US lawmaker that criticized Star Wars 2 Battlefront announces plans for anti-loot box law
Chris Lee, the US lawmaker who last month highlighted the dangers of ‘predatory gaming’ in the way it targets vulnerable people and children in order to make them pay massive amounts of money on addictive microtransactions.
Microtransactions have been part of games for a very long time become really prominent from about 2007-2010 onwards and they are becoming more and more of a problem as video games are becoming ‘smarter’ and now able to target so-called ‘vulnerable’ players that are likely to spend a lot of money on microtransactions. Lee pointed out, “Once the algorithm identifies a player who’s likely to keep spending money to buy that one ‘unicorn thing’ that they’re after … then they lower the odds and then you keep spending more,” he says in the video. “It’s absolutely unethical and unfair.”
And again quoting Lee, “Game developers in the gaming industry are represented by their trade group, the Entertainment Software Association (ESA). In 1994 the ESA created the Entertainment Software Ratings Board (ESRB) to provide video game ratings for consumers,” the letter says. “Unsurprisingly, the ESA and ESRB have taken a position defending the lucrative revenue streams generated by these predatory mechanisms, claiming that predatory loot boxes do not fall under the current definition of gambling.”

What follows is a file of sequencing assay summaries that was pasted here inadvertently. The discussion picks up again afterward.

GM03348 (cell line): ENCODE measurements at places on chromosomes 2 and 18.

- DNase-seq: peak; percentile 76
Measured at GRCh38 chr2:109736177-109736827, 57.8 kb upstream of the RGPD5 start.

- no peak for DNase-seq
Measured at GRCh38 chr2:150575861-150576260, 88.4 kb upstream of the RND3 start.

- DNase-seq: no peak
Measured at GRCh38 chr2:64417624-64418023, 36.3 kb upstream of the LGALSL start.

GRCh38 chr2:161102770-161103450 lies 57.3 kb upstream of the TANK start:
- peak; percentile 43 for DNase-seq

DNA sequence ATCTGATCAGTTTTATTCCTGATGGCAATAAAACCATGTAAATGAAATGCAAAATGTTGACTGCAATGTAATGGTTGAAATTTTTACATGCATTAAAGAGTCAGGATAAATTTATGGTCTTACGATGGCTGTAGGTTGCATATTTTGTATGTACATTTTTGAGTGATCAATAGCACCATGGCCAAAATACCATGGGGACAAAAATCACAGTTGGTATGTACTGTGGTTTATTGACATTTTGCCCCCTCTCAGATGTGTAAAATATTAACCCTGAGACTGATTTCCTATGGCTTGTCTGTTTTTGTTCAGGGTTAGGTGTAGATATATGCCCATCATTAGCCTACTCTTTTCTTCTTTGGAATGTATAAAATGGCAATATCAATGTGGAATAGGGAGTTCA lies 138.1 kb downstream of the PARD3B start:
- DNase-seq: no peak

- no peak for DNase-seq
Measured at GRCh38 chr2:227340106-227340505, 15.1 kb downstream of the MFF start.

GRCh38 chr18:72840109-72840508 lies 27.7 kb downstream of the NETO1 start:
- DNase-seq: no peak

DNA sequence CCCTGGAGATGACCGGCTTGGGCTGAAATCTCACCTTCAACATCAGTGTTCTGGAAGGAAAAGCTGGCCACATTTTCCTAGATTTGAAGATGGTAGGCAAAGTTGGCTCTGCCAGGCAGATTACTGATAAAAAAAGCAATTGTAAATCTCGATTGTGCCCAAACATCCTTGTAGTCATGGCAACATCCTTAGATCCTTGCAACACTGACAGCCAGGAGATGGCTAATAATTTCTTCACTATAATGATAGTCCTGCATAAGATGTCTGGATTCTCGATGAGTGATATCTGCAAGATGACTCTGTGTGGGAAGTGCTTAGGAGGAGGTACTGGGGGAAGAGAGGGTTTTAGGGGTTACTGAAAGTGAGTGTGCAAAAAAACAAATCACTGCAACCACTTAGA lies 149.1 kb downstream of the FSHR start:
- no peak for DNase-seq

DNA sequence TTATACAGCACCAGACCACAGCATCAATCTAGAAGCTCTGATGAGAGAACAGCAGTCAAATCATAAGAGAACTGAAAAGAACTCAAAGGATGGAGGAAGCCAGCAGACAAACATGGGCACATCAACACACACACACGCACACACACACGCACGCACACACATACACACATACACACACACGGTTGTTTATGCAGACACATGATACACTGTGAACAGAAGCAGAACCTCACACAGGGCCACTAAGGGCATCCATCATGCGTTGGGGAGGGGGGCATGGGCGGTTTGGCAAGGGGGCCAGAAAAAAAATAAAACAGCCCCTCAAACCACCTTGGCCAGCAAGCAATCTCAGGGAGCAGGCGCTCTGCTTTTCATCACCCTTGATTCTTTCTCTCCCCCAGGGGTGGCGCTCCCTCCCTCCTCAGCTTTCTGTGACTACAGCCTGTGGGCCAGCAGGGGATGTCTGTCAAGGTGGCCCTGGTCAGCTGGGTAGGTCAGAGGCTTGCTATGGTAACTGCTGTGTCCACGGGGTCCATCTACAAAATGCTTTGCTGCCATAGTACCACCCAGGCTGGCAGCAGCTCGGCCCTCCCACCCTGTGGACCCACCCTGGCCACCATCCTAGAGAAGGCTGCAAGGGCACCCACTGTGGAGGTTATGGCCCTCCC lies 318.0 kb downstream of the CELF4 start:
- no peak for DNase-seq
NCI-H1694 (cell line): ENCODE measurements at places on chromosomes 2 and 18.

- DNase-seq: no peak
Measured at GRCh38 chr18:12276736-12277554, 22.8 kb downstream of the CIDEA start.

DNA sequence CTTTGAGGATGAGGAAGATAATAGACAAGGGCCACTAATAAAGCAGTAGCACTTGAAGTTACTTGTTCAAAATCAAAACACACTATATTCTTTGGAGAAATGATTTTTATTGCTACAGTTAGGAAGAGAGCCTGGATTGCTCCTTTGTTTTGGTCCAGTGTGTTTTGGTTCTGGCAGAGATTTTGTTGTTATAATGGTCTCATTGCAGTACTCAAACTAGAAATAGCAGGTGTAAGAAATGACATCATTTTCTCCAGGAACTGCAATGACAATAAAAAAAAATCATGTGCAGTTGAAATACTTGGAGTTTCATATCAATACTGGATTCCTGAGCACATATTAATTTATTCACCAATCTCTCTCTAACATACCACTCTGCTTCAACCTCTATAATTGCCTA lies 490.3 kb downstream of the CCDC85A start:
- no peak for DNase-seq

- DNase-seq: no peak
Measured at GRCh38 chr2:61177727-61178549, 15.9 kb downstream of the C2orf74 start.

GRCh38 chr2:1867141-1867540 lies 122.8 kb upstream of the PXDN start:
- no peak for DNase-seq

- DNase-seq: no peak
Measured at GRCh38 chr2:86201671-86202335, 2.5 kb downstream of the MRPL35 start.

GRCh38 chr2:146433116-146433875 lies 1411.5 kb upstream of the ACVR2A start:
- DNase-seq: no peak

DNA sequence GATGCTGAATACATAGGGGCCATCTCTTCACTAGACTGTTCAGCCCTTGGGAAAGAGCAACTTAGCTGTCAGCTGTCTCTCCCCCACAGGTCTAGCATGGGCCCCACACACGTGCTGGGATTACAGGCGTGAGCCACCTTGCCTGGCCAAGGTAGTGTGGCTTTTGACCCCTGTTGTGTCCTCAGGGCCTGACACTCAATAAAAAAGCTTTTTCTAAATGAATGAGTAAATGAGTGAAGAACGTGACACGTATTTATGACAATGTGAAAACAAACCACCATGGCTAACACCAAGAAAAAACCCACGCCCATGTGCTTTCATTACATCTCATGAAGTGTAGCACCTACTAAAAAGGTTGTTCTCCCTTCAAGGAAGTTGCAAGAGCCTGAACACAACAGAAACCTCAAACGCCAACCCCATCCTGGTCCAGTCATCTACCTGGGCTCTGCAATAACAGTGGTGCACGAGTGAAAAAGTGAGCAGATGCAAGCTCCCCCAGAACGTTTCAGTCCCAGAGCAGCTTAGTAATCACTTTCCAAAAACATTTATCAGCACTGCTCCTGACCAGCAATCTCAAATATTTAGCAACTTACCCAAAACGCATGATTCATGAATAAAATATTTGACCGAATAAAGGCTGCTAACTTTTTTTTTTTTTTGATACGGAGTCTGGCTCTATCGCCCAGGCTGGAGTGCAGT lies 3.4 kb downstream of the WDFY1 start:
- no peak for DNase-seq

Chris Lee is now looking to pass an ‘accountability’ measure similar to that with gambling company and cigarette companies that will have to warn users about the dangers in this case of microtransactions and also take accountability about severe cases involving people below legal age and individuals classed as vulnerable.
In my opinion, Chris Lee can be the man that saves or improves gaming for the better, with the quality of video games deteriorating more and more with developers opting instead to maximise their profits. However, the bill is still yet to be passed and its key to also point out that this is only in the USA meaning until similar laws are passed in other countries around the world many gamers will still be targeted indiscriminately by microtransactions.